Bowfishing for Bighead
By Alyssa Haukom,
© August 2012
The AMS Bowfishing boat slid off the trailer into the inky darkness of the
A few years back, Robin had generously invited us all to meet him in
A non-native species, Bighead carp are present in many waterways of the
Bowfishing for Bigheads requires a completely different technique than the normal bowfishing which is done with halogen deck lights. Any use of bright lights will send the 20 to 40 pound carp (on average) plummeting downward. The key to bowfishing Bigheads as Kevin Parks instructed us, is in the “sneak approach”. First; cut the engine and engage the trolling motor. Second; bring a spotlight and battery, leaving only your running lights on while you slowly maneuver toward the ripples and rings along the water’s surface, and third; lower your voice and speak softly – no whooping it up and boisterous shouts on a Bighead hunt.
To be efficient, you need one person to spot and run the trolling motor and one or two shooters. The “spotter”, as Kevin demonstrated, carefully and quickly scans the surface with the spotlight locating Bigheads in the distance. Quickly dousing the light, you then quietly approach and search for long, dark shadows along the surface. If you listen carefully, you will even hear the Bigheads feeding at the water’s surface.
Cindy Braun, owner of AMS Bowfishing, readies herself for a shot at a Bighead in the middle of the night on the
As we scan the surface, shadows take shape and Robin whispers, “Are you ready?!” signally us to come to full draw before he turns the spotlight on the suspended Bighead just 10 feet in front of us. “OK” I whisper from his left and he shines the carp as I quickly release my arrow from my AMS Fish Hawk bow. The water is quiet for a second and I’m perplexed….then as I begin reeling in my line through my AMS Retriever Pro reel I feel a distinct tug followed be a strong surge and realize I have in fact struck my first Bighead…and he’s making a run for it in a big way! Twenty-some pounds of fish is “gettin’ out of Dodge” and I’m forced to lay down my bow and hand-over-hand pull in my Bighead, while Jeff Braun shoots and reels in his second Bighead of the night on the other side of the boat. I switch spots with Cindy, taking over on video duty, and she quickly connects on her first Bighead of the night.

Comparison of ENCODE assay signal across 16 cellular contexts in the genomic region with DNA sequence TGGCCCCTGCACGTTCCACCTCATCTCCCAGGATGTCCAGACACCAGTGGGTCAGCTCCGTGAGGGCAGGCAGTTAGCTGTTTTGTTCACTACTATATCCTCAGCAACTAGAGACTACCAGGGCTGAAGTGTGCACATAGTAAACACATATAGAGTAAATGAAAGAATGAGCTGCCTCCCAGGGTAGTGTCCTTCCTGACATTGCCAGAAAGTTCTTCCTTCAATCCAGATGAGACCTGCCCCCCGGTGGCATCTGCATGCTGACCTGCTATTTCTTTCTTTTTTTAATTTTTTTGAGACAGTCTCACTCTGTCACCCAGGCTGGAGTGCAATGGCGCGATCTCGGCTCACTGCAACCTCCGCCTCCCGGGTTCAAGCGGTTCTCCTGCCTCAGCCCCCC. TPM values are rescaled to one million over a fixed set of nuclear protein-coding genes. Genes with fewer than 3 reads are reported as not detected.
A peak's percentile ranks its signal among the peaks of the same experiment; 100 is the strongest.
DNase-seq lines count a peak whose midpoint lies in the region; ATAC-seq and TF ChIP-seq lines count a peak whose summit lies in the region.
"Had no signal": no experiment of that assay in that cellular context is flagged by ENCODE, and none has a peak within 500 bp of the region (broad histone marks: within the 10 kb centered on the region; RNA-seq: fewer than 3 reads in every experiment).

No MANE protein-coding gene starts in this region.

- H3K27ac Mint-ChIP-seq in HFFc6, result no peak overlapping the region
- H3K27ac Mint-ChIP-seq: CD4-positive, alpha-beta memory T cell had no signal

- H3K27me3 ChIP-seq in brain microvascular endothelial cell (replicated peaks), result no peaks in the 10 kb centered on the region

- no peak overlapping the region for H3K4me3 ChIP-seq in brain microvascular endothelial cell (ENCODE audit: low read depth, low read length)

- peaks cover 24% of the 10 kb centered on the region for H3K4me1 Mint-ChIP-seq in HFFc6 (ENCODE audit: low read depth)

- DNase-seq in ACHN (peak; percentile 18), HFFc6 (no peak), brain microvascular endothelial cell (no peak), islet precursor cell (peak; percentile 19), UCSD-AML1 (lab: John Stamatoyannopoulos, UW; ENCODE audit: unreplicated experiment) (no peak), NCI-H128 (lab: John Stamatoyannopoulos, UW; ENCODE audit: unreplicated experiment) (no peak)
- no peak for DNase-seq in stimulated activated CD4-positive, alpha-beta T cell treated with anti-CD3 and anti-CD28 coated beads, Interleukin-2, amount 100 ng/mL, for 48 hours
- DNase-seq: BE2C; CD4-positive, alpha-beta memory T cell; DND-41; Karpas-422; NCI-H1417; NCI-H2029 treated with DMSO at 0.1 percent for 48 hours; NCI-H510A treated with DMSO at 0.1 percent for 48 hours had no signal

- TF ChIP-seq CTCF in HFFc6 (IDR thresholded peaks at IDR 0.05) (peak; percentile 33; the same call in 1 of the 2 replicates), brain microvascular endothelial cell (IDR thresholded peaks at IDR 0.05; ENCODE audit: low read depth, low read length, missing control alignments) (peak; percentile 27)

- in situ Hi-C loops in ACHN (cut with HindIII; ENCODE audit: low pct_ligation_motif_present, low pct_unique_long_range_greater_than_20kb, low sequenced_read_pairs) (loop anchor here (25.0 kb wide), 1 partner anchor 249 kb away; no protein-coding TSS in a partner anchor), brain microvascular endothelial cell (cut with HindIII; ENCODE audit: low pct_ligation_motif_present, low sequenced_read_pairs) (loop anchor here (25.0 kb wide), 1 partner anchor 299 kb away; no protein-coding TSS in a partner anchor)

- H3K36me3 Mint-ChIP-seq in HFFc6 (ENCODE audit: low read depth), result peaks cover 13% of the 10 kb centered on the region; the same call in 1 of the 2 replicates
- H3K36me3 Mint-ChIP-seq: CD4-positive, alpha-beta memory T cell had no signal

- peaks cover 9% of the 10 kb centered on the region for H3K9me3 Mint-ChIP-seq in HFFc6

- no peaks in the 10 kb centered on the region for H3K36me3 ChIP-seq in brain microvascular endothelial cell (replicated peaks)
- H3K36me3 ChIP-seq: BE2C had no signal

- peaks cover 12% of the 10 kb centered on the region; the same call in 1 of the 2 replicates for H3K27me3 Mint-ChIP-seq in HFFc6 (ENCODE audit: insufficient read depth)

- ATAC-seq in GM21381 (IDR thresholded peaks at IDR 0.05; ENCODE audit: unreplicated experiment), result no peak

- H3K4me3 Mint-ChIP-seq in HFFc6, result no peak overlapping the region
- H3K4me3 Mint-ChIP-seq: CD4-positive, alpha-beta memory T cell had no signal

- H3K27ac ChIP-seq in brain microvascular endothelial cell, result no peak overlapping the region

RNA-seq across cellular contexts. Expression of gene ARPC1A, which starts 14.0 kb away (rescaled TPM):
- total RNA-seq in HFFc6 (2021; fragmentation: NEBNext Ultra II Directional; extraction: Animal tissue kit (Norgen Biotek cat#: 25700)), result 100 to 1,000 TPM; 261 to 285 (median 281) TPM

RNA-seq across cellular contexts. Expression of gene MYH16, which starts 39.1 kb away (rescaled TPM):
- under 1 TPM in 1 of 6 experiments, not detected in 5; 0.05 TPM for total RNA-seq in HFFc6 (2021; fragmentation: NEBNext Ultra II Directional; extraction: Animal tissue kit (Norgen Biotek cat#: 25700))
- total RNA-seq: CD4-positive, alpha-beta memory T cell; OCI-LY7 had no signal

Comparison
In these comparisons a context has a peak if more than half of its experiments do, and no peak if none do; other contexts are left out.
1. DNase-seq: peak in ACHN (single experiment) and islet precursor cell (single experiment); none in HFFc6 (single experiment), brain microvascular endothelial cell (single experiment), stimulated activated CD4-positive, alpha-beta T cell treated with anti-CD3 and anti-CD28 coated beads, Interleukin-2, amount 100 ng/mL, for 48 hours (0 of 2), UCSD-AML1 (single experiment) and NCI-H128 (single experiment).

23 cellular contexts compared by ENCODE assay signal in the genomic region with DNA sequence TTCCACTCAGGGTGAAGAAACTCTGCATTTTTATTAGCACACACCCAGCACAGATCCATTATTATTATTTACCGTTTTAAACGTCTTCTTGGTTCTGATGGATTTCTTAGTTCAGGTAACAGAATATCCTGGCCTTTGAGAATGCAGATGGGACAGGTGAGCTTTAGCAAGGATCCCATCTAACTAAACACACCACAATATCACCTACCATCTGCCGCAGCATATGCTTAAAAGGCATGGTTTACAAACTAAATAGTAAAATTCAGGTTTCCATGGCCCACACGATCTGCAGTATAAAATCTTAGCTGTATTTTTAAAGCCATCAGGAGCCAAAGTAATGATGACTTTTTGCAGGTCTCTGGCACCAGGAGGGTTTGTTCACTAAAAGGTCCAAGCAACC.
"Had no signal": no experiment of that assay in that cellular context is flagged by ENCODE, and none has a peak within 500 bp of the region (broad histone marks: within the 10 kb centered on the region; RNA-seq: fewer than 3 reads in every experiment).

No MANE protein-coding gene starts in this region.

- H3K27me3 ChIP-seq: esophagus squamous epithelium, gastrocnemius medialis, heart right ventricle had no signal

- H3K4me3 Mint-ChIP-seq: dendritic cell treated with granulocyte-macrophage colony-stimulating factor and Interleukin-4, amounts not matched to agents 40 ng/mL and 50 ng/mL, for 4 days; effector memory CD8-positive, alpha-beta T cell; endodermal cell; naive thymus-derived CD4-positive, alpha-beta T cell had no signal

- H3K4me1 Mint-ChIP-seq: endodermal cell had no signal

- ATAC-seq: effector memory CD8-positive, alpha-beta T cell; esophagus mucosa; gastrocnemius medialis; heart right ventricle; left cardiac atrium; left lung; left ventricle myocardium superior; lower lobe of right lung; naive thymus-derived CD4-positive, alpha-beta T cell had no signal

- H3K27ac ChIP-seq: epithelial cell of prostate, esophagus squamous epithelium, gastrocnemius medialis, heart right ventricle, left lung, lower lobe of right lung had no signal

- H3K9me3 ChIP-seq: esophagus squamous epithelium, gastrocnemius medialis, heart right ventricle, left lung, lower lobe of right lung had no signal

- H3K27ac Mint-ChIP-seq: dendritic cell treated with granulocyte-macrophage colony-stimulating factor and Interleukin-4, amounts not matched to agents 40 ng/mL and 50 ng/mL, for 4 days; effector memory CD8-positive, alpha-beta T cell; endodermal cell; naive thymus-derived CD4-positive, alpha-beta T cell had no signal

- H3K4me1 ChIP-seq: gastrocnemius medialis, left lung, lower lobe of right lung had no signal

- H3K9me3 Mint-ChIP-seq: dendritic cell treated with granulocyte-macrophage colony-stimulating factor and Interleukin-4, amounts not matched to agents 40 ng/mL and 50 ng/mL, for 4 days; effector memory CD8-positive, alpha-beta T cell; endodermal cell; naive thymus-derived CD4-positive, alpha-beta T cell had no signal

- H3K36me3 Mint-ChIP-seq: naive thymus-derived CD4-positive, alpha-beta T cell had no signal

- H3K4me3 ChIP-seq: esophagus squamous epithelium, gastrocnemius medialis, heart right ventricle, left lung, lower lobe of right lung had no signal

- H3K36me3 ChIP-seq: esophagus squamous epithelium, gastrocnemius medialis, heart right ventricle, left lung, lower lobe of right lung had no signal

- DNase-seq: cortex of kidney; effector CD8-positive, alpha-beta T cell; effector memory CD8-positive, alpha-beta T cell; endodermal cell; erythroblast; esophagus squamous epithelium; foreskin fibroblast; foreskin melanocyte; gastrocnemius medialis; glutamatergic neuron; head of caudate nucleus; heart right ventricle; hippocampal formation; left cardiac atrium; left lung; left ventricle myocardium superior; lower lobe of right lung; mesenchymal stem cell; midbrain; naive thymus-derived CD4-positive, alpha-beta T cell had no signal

Bigheads are very “soft-fleshed” fish and we quickly learn that it’s imperative to make a hit in the head or gill-plate to insure we don’t lose one as we pull them in. Reeling them in steady and evenly is key, avoiding any “horsing” of the line or arrow which could result in the fish point pulling out.
Cindy Braun (below)and Alyssa Haukom (top) with their
Bigheads are really slimy buggers; wear gloves, use a gaff hook to bring them aboard, and exercise caution when removing your arrow.
Having a blast, we all continue shooting until dawn, then dog-tired we head in for some much needed rest. Kevin Parks has certainly introduced us to another addicting form of bowfishing, and we’re all sure we’ll be back for more!
To watch a video of our bowfishing night, go to this link:
Its a great video!
For more information about bowfishing and gear, visit: www.amsbowfishing.com
Gear used for Bigheads:
AMS Fish Hawk bow, set to 40 lb. ( Also available: the “AMS Fire Eagle” 50# bow, or for juniors the AMS Junior Hawk or Mini Hawk bow with Mothwing Camo)
AMS Retriever Pro reel
200# braided Dacron line
Muzzy Quick Release points
AMS Wave rest
AMS Bowfishing Gaff hooks
**Special gear note: Since I went bowfishing for Bighead, AMS has introduced their “AMS Special Ops Night Vision Bow Light System” which would be a huge advantage for using when bowfishing for wary Bigheads.
Visit the AMS website for more information.